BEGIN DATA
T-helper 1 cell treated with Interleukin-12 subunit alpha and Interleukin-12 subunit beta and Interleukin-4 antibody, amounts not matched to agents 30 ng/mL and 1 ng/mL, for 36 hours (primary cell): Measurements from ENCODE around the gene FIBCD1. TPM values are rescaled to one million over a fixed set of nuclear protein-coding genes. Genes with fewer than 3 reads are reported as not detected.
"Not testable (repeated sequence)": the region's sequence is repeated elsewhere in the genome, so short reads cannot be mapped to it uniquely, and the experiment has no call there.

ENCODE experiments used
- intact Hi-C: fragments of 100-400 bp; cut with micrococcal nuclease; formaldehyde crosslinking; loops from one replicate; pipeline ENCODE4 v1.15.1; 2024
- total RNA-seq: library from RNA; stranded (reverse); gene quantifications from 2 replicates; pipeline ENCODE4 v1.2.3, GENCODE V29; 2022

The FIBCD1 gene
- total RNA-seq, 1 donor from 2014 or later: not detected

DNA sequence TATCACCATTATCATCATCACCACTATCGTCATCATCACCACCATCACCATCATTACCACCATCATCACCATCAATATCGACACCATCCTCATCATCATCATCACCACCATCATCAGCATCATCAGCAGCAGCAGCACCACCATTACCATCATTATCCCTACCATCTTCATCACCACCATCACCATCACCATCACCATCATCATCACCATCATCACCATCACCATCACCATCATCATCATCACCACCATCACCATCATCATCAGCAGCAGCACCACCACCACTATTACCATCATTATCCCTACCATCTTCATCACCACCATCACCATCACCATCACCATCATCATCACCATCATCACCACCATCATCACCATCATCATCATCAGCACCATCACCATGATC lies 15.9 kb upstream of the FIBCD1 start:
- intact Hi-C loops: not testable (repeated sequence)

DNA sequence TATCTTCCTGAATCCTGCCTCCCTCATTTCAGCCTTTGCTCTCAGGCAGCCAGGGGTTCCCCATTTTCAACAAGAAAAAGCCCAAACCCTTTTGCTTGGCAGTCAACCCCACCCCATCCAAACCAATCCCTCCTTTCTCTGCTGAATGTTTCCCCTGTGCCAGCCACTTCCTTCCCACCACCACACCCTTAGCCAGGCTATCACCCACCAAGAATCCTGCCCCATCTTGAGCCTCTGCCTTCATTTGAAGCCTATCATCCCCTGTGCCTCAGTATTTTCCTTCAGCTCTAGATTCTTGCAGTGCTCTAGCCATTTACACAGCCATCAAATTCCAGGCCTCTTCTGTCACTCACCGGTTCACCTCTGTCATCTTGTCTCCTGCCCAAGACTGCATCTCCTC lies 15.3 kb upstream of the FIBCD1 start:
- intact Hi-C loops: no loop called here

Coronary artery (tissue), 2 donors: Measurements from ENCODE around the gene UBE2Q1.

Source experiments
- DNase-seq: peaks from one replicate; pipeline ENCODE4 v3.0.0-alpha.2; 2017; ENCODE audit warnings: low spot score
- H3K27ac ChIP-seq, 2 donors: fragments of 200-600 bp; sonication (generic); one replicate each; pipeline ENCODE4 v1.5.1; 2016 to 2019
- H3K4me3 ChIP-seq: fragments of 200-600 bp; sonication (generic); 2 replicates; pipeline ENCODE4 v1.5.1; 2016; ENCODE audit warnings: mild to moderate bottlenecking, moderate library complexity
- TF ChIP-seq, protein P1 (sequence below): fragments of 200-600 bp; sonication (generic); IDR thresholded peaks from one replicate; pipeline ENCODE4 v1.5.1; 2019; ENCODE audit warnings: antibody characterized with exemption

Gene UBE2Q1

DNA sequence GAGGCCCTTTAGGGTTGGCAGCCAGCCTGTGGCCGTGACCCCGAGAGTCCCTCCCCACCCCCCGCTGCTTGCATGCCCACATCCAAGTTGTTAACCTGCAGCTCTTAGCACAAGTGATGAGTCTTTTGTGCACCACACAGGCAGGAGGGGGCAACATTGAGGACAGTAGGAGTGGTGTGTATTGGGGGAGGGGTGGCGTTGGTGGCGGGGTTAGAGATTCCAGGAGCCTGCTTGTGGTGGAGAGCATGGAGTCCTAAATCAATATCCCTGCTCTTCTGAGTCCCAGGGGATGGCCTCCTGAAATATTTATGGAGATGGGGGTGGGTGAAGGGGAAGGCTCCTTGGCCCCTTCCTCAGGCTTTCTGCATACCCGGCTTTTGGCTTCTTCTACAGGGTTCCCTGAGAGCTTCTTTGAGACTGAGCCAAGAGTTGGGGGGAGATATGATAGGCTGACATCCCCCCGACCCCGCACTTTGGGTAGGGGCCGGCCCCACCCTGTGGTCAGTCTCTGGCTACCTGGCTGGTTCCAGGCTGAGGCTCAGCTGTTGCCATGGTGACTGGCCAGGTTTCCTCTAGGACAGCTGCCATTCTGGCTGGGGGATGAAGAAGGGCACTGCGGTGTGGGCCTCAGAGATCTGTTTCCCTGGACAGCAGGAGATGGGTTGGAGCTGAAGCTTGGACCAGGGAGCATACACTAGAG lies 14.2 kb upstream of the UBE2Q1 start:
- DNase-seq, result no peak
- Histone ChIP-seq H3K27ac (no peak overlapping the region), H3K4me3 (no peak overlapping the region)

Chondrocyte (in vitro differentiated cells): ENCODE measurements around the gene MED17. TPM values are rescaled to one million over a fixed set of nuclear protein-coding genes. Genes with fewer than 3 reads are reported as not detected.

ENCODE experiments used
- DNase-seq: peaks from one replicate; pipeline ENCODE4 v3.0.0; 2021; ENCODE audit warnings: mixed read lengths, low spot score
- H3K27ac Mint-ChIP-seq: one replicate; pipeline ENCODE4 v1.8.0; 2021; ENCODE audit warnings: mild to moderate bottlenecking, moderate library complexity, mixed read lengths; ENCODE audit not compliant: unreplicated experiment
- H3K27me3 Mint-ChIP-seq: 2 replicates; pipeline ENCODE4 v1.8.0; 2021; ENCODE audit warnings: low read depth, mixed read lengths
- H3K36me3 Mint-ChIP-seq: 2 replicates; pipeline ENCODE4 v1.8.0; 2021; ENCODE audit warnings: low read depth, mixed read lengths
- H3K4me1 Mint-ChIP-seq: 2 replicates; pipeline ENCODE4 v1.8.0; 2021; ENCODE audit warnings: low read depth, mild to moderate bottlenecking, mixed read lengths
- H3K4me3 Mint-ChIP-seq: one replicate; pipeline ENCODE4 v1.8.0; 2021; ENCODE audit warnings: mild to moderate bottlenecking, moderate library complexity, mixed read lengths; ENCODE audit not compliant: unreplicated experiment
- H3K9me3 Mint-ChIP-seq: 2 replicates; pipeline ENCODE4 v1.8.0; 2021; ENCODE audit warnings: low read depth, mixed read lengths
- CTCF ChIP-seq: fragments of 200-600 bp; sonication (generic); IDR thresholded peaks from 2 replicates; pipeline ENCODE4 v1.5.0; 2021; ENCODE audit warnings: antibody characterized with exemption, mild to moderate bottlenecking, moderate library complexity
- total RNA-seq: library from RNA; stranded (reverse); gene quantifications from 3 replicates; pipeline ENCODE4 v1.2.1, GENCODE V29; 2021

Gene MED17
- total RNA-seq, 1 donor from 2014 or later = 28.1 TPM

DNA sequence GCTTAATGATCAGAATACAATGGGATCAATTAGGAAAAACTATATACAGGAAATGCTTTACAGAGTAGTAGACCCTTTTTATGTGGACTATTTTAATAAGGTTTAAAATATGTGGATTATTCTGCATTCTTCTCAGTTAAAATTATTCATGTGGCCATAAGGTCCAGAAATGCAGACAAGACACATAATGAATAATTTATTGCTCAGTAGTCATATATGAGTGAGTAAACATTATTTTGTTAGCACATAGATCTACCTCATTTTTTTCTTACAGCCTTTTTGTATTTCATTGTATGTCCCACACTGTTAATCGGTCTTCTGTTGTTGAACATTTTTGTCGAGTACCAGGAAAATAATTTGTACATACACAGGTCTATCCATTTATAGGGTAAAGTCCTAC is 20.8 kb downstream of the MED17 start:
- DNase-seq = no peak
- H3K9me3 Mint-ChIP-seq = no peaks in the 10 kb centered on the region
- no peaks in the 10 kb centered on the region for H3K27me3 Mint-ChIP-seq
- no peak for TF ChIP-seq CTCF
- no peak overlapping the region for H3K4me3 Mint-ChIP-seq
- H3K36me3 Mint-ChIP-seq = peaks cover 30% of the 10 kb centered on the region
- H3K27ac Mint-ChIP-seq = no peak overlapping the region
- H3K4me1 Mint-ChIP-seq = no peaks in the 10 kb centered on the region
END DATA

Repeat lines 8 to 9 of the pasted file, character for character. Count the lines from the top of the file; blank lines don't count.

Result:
DNA sequence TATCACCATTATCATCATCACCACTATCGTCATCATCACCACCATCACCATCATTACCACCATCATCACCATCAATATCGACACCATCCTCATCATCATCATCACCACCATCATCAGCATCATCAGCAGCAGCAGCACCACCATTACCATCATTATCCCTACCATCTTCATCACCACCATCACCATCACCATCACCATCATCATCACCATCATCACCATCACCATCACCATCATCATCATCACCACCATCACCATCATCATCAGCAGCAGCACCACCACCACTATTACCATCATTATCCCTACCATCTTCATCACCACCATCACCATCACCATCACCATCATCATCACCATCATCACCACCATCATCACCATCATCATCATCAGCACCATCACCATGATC lies 15.9 kb upstream of the FIBCD1 start:
- intact Hi-C loops: not testable (repeated sequence)